Smart­phones go down way of PCs

Financial Chronicle - - EDIT, OPED, THE WORKS -

THE smart­phone mar­ket is fol­low­ing the growth-chal­lenged path of per­sonal com­put­ers. That won’t please ex­ec­u­tives at Sam­sung Elec­tron­ics Co and Ap­ple Inc., but their pain might be great for con­sumers. Both Ap­ple and Sam­sung blamed weak smart­phone sales for re­cent dis­ap­point­ing rev­enue, at least in part. And world­wide, ship­ments of new smart­phones de­clined slightly for the sec­ond con­sec­u­tive year in 2018, ac­cord­ing to es­ti­mates from re­search firm IDC. The smart­phone mar­ket has en­tered a phase that the per­sonal-com­puter in­dus­try hit sev­eral years ago: De­vices are use­ful and good enough that peo­ple are buy­ing re­place­ments less of­ten, which pinches sales of new de­vices.

PC ship­ments peaked in 2011 at 364 mil­lion units, IDC fig­ures show. In the 12 months ended Septem­ber 30, ship­ments were about 260 mil­lion. About 1.4 bil­lion new smart­phones are shipped in the world each year. Ne­ces­sity (and des­per­a­tion) has been the mother of PC in­ven­tion. That fal­low stretch has been marked by some of in­dus­try’s clever­est ex­per­i­ments. Many com­pa­nies are mix­ing PCs with el­e­ments of tablets and smart­phones, in­clud­ing the abil­ity to

con­nect to the in­ter­net with cel­lu­lar sig­nals. There are more high-end, slim lap­tops for peo­ple who want stylish de­sign and light weight.

PC mak­ers have also been in­tro­duc­ing a flurry of souped-up PCs tai­lored to video game diehards with im­mer­sive graph­ics and mas­sive screens, in­clud­ing new de­signs un­veiled at the Con­sumer Elec­tron­ics Show this week.

Low-cost Chrome­books’ cheap lap­tops that do al­most ev­ery­thing through web browsers have swept through US schools and re­shaped tech­nol­ogy for class­rooms. The stodgy desk­top com­puter is be­ing re-imag­ined, too. The in­dus­try has evolved to make sure there re­ally is a PC for ev­ery need and ev­ery bud­get. It might be a blip, but the PC mar­ket is slightly grow­ing again af­ter all these de­vel­op­ments. IDC es­ti­mated that ship­ments of per­sonal com­put­ers world­wide inched up 0.7 per cent in the first nine months of 2018 com­pared with those in the same pe­riod a year ear­lier.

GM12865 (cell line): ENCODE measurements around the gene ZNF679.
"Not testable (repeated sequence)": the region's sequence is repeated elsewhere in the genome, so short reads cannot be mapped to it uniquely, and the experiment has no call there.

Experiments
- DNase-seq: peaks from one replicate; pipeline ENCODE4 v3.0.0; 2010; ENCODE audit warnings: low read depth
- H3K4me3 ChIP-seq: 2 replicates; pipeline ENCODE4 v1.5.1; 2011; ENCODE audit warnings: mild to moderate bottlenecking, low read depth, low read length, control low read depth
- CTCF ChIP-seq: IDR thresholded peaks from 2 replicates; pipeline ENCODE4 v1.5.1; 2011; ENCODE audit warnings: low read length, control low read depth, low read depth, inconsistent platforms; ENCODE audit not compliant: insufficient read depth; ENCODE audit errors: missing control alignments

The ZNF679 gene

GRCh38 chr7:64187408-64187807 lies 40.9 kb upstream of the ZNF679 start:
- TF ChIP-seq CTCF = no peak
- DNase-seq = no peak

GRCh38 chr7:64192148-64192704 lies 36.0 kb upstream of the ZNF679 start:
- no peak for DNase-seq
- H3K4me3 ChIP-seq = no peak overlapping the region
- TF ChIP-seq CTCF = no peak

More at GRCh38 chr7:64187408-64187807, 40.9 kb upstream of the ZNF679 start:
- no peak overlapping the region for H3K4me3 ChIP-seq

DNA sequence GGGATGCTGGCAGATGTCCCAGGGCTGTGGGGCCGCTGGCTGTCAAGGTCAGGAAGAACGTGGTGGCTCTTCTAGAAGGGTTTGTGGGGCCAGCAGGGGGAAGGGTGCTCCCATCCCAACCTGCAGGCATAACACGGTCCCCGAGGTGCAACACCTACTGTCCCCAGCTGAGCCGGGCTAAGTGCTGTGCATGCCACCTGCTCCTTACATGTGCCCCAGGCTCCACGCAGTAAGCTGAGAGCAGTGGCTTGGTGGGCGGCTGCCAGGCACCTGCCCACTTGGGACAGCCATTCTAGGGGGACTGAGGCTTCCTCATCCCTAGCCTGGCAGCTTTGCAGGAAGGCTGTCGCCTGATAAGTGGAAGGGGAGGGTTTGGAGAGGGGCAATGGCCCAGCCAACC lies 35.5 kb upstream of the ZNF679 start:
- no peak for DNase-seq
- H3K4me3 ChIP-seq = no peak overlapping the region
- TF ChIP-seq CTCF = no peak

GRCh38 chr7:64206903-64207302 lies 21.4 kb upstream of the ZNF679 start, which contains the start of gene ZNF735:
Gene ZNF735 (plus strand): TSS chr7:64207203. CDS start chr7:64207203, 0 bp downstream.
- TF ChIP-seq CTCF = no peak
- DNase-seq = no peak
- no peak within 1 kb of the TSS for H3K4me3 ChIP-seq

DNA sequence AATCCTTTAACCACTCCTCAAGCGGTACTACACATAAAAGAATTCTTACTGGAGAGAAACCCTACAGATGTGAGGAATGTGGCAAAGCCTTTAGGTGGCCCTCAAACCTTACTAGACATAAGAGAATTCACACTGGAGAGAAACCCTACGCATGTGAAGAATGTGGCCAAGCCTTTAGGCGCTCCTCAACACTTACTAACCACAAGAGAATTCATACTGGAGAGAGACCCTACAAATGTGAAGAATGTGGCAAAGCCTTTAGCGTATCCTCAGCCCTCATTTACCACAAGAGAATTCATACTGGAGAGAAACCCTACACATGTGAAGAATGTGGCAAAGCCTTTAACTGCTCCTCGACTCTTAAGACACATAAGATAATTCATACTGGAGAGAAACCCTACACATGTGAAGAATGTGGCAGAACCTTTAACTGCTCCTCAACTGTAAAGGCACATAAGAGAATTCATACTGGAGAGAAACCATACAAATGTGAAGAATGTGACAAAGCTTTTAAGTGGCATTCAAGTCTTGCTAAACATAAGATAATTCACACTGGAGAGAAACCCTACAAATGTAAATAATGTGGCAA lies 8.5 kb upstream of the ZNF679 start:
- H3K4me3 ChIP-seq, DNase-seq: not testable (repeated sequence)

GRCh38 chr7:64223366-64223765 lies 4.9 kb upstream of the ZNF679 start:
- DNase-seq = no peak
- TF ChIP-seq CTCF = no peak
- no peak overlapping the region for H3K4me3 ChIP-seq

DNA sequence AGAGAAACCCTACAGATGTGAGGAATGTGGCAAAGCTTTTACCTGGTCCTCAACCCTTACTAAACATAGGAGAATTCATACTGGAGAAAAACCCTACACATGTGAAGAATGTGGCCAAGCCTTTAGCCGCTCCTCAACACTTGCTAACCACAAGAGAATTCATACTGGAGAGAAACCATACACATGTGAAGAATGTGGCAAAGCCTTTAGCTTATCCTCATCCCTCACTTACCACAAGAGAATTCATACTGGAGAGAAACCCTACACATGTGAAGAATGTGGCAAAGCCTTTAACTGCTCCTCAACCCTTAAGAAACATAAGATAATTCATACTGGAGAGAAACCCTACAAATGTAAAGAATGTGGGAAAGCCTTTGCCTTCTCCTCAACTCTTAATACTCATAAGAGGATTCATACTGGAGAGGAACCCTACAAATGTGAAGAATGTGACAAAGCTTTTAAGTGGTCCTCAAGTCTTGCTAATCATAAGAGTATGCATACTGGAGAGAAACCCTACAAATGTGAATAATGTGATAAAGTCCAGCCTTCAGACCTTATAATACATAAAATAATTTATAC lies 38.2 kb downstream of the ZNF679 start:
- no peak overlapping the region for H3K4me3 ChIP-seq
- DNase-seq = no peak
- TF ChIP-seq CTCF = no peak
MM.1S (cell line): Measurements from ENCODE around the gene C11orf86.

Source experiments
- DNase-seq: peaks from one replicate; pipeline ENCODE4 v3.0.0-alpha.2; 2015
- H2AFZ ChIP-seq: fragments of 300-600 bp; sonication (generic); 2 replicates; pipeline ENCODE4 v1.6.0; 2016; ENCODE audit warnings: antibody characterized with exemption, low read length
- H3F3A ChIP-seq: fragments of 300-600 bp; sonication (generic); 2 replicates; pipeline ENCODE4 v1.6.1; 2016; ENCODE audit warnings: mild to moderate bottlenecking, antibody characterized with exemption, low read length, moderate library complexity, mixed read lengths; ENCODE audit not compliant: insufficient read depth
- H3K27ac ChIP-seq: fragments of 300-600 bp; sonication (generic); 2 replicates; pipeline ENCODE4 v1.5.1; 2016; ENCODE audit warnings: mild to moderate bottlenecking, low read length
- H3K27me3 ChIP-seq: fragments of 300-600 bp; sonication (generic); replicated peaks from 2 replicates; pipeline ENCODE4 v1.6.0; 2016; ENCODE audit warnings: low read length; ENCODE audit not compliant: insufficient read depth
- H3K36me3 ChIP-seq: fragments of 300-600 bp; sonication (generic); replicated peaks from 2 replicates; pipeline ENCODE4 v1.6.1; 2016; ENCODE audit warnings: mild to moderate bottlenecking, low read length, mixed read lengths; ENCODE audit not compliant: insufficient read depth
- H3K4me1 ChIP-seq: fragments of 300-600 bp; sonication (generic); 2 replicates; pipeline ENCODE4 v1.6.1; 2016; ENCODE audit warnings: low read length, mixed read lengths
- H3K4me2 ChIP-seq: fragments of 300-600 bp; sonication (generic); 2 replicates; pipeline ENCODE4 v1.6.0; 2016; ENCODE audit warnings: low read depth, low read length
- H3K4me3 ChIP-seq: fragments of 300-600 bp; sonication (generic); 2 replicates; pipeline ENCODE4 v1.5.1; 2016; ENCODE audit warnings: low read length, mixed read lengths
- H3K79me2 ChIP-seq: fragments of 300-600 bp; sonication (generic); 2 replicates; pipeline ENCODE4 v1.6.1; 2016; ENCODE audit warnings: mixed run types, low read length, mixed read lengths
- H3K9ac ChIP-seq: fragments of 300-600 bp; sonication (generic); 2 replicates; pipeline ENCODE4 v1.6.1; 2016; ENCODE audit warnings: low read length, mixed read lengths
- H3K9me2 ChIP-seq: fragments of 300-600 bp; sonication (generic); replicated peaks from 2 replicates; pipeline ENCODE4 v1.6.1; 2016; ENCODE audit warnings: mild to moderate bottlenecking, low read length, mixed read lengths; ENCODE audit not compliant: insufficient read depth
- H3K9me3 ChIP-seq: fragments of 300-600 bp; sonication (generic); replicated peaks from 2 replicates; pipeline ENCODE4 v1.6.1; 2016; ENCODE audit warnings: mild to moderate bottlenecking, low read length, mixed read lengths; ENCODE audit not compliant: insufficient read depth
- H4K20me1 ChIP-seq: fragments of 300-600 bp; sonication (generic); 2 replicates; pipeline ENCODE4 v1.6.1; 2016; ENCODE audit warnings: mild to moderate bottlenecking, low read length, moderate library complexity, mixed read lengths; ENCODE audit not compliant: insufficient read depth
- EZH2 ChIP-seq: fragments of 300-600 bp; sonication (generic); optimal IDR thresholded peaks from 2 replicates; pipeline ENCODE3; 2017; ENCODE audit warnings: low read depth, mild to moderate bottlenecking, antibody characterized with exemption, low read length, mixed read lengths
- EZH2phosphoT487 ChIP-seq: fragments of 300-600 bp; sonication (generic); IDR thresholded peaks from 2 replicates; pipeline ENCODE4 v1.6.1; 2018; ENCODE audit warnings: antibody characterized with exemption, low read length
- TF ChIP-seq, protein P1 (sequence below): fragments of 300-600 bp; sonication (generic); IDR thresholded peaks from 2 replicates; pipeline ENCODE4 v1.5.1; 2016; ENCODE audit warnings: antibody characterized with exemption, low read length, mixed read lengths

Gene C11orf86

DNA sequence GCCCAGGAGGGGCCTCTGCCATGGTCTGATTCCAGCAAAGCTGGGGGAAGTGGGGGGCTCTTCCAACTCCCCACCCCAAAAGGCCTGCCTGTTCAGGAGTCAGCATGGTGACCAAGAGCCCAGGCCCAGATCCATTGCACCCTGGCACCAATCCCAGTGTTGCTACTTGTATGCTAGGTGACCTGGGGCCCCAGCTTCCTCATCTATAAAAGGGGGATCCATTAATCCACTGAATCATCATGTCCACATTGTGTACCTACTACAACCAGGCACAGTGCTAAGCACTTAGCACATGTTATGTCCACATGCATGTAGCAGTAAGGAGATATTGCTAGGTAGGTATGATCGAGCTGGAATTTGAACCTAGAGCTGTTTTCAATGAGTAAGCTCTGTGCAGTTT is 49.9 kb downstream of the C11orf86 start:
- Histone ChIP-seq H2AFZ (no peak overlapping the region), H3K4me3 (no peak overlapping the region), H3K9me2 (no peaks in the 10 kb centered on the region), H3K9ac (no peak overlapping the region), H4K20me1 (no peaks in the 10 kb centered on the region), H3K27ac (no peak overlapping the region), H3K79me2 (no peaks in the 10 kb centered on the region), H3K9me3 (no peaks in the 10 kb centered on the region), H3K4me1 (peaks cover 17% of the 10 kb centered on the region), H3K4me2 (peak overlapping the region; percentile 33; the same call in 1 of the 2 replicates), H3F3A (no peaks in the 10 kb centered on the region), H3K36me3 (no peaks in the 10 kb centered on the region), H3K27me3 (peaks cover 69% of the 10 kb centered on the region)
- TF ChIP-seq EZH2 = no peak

To be clear, few peo­ple ex­pect PCs to re­sume the rapid growth rates of the 2000s. The de­vices will never again be the cen­tral fix­ture of most peo­ple’s com­put­ing lives. But they still have their place. Just as smart­phones can­ni­balised some of the time and money peo­ple spent on PCs, now the same is hap­pen­ing to smart­phones. Carolina Mi­lanesi, an an­a­lyst at mar­ket re­search firm Creative Strate­gies, said peo­ple are de­vot­ing big­ger chunks of their bud­gets and wak­ing hours to newer gad­gets such as in­ter­net-con­nected home speak­ers and wear­able de­vices.

With this com­put­ing frag­men­ta­tion, the smart­phone mar­ket could use a dose of PC-like fresh think­ing. The age of the rect­an­gu­lar glass slab has gone on for a long time. The an­noy­ing lim­i­ta­tions that peo­ple complain about, in­clud­ing tooshort battery life and toofrag­ile screens, per­sist even as screens get big­ger and pro­ces­sors faster.

The end of easy growth in PCs forced Mi­crosoft, com­puter-chip mak­ers, PC hard­ware ven­dors and oth­ers to think harder about in­no­va­tion. Con­sumers got more and bet­ter choices. It might not be so bad, for con­sumers at least, if the smart­phone keeps go­ing the way of the PC.

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